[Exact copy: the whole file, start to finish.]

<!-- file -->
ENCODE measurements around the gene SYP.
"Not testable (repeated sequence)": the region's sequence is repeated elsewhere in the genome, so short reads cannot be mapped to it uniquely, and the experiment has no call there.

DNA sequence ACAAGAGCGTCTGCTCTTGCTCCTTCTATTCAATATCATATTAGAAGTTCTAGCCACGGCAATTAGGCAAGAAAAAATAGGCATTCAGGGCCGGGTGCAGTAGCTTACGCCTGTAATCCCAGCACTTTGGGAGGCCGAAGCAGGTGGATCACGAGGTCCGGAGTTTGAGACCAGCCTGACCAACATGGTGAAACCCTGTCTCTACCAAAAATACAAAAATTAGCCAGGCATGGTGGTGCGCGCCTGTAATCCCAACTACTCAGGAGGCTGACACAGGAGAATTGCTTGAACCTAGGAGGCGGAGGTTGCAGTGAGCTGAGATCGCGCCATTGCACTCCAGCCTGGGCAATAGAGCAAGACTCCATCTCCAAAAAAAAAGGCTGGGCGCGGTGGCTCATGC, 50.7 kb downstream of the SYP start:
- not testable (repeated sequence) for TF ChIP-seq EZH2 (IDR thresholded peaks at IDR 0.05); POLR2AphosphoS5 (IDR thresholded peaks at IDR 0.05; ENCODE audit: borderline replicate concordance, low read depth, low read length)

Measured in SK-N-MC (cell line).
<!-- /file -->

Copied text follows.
ENCODE measurements around the gene SYP.
"Not testable (repeated sequence)": the region's sequence is repeated elsewhere in the genome, so short reads cannot be mapped to it uniquely, and the experiment has no call there.

DNA sequence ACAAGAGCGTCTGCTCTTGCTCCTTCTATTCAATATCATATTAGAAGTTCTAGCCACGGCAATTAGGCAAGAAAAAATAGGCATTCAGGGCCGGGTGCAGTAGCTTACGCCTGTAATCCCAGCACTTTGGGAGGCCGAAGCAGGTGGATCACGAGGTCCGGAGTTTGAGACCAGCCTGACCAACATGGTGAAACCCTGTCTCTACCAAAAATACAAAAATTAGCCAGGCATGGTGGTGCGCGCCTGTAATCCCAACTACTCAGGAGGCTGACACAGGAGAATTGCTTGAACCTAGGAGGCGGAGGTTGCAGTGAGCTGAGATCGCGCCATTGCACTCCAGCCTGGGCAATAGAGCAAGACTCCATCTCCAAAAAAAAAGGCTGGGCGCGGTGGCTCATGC, 50.7 kb downstream of the SYP start:
- not testable (repeated sequence) for TF ChIP-seq EZH2 (IDR thresholded peaks at IDR 0.05); POLR2AphosphoS5 (IDR thresholded peaks at IDR 0.05; ENCODE audit: borderline replicate concordance, low read depth, low read length)

Measured in SK-N-MC (cell line).